M x i x , t = k - v a i t u x - x 1 i - u x - x 2 i ,

where ux represents the unit step function, i.e.:

(4)
u x = 0 ,     x < 0 , 1 ,     x 0 .

The term ux-x1i-ux-x2i is incorporated into account for the spatial placement of the ith actuator.

The constant k- can be determined from the ratio of stress distribution along the beam thickness.

The amount of free strain of the actuator is:

(5)
ε p = d 31 V t p ,

where εp is the amount of free strain of the actuator, V is the voltage applied to the piezo element in the direction of the polarization vector, d31 is the piezoelectric constant (the ratio of the strain in the 1 axis to the electric field applied along the 3 axis, when all external stresses are held constant), and tp is the thickness of the piezoelectric actuator.

Since the piezoelectric patch is bonded to the beam, its movements are constrained by the stiffness of the beam. In these analyses perfect bonding of the actuator to the beam is assumed. Assuming that the strain distribution is linear across the thickness of the beam, the strain distribution throughout the beam and the piezoelectric patches is:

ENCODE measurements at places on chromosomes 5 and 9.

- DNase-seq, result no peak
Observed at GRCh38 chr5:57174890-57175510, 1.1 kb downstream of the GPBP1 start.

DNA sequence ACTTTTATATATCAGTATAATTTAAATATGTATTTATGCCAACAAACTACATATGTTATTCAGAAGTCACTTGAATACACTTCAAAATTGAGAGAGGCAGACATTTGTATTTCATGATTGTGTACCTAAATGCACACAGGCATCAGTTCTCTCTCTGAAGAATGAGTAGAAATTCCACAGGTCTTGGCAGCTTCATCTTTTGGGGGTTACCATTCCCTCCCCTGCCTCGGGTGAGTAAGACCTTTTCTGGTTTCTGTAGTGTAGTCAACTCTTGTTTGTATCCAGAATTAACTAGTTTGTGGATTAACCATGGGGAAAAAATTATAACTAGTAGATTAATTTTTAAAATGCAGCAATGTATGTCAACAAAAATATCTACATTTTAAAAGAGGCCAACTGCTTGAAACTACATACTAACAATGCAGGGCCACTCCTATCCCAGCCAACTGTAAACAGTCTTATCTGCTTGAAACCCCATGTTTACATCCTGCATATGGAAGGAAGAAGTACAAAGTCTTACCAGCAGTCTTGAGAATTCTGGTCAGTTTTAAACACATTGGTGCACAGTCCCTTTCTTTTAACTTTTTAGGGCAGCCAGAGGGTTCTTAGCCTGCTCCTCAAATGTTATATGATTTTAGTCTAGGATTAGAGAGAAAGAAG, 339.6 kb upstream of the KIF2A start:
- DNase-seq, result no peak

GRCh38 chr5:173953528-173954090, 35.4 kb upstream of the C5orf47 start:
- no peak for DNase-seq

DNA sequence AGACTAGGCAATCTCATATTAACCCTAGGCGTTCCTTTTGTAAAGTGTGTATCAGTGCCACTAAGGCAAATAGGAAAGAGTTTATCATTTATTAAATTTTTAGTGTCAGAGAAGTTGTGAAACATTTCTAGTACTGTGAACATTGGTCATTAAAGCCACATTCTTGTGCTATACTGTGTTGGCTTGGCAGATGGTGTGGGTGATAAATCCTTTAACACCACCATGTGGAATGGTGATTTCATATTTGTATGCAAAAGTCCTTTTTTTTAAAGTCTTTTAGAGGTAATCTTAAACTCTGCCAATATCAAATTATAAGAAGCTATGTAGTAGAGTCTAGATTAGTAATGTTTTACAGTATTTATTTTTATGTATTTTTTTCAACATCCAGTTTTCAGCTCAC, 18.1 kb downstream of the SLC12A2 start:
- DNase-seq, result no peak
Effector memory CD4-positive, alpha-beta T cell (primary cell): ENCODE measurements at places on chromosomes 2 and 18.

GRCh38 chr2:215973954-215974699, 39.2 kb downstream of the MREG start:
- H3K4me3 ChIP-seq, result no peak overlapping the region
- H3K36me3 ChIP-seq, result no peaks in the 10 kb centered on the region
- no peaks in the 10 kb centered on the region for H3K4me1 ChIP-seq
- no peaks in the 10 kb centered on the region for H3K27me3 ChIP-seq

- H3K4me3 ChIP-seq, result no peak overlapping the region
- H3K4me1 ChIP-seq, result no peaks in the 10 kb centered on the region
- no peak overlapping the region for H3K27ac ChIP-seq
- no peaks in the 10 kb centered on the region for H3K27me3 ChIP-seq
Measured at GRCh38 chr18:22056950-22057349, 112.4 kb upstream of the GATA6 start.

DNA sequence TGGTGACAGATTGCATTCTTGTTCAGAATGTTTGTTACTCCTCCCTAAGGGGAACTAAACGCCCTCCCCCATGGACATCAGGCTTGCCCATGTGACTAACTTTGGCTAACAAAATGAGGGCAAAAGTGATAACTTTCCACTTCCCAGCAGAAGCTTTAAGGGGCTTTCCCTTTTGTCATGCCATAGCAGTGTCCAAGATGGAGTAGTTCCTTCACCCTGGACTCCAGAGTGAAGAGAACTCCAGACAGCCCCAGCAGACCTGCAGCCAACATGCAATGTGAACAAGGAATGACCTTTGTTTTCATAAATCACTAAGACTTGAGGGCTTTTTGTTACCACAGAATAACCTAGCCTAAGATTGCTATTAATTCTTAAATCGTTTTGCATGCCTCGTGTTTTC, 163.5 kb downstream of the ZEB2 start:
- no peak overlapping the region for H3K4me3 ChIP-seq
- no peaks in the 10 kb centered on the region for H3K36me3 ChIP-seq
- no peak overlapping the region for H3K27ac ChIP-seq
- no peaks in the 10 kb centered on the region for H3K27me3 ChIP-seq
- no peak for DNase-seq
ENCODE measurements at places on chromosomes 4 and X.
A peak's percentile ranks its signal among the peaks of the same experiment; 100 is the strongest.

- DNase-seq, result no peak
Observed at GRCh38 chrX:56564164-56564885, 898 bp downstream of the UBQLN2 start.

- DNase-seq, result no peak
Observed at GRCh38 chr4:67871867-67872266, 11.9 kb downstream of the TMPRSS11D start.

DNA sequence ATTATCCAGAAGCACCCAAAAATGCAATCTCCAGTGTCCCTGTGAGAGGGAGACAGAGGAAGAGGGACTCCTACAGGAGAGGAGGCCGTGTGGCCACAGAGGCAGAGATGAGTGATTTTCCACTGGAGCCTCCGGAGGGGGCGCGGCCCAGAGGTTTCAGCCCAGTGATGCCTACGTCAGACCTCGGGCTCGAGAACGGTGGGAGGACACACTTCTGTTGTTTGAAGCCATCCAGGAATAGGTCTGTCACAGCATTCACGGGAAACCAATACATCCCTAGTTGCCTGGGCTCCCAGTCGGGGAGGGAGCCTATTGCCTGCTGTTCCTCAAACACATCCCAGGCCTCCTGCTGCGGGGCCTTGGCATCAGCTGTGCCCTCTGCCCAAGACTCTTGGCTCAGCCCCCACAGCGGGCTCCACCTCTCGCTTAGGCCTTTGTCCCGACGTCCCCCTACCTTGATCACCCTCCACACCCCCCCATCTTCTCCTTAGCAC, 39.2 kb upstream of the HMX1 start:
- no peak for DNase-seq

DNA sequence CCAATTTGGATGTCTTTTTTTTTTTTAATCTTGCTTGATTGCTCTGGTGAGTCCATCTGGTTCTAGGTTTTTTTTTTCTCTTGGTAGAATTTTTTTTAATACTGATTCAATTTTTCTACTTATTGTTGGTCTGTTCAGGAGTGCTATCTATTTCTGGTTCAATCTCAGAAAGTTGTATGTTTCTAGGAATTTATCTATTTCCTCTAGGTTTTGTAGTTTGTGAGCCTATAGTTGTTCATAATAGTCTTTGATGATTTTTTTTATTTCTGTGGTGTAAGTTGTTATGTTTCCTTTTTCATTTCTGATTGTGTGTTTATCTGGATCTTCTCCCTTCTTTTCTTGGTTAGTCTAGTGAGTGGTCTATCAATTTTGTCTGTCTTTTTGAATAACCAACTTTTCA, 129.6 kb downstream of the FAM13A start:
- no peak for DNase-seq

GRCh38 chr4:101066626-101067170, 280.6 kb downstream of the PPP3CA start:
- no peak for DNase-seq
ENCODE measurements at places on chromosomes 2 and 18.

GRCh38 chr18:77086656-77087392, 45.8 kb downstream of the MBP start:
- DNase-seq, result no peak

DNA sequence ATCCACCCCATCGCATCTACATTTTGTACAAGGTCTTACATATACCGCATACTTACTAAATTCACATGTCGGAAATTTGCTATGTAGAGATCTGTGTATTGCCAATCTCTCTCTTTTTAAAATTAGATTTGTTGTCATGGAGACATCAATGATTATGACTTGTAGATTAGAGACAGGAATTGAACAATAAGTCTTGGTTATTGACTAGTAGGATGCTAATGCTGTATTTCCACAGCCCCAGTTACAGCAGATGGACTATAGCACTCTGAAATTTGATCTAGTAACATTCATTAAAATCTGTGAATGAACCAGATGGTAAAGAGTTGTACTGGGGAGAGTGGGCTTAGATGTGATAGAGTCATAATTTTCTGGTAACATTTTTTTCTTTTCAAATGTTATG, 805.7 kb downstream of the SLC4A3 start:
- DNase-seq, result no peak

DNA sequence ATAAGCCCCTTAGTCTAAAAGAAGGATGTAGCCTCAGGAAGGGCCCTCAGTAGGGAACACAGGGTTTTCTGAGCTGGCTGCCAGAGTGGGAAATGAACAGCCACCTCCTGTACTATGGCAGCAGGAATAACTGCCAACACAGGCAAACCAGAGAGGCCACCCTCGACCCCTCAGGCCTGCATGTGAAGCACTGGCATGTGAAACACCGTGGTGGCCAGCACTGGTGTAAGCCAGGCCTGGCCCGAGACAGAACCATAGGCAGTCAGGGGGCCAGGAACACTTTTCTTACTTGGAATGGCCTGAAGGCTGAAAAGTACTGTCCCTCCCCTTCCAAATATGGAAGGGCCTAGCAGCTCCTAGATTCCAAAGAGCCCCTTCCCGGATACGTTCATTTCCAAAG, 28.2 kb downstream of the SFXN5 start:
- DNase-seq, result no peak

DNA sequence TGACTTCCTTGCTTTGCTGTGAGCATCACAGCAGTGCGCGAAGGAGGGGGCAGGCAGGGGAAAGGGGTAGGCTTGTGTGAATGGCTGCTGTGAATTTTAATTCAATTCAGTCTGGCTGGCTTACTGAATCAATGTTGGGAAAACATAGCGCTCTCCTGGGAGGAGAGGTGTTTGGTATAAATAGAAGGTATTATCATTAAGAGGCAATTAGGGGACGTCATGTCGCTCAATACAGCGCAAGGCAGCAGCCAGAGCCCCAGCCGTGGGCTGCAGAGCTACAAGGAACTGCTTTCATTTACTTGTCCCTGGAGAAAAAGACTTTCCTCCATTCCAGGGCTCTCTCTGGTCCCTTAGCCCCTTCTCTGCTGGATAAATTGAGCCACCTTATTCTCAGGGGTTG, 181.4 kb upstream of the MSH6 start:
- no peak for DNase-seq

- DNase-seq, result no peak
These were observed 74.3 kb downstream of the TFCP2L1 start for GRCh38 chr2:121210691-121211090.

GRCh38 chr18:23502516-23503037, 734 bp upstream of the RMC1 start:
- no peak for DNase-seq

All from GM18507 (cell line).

(6)
ε z = α z .

The stress distribution diagram is given in Fig. 5.

Fig. 5. Beam with a pair of identical collocated piezoelectric actuators [2]

 Beam with a pair of identical collocated piezoelectric actuators [2]

The induced moment intensity in the beam is determined by integrating the stress distribution across the beam:

(7)
M = E b I α .

With proper mathematical derivation and taking into account the natural damping associated with the beam, the differential equation is:

(8)
q ¨ k t + 2 ζ k ω k q ˙ k t + ω k 2 q k t = k - ρ A b i = 1 m ψ k i v a i ( t ) ,

where k= 1, 2,… and qk(t) is the generalized coordinate of the kth mode, ψk is a parameter that includes length differences among the patches along the length of the beam.

Taking in consideration all the above assumptions, the solution of the main partial differential equation is assumed to be of the form:

(9)
z x , t = k = 1 ω k ( x ) q k ( t ) ,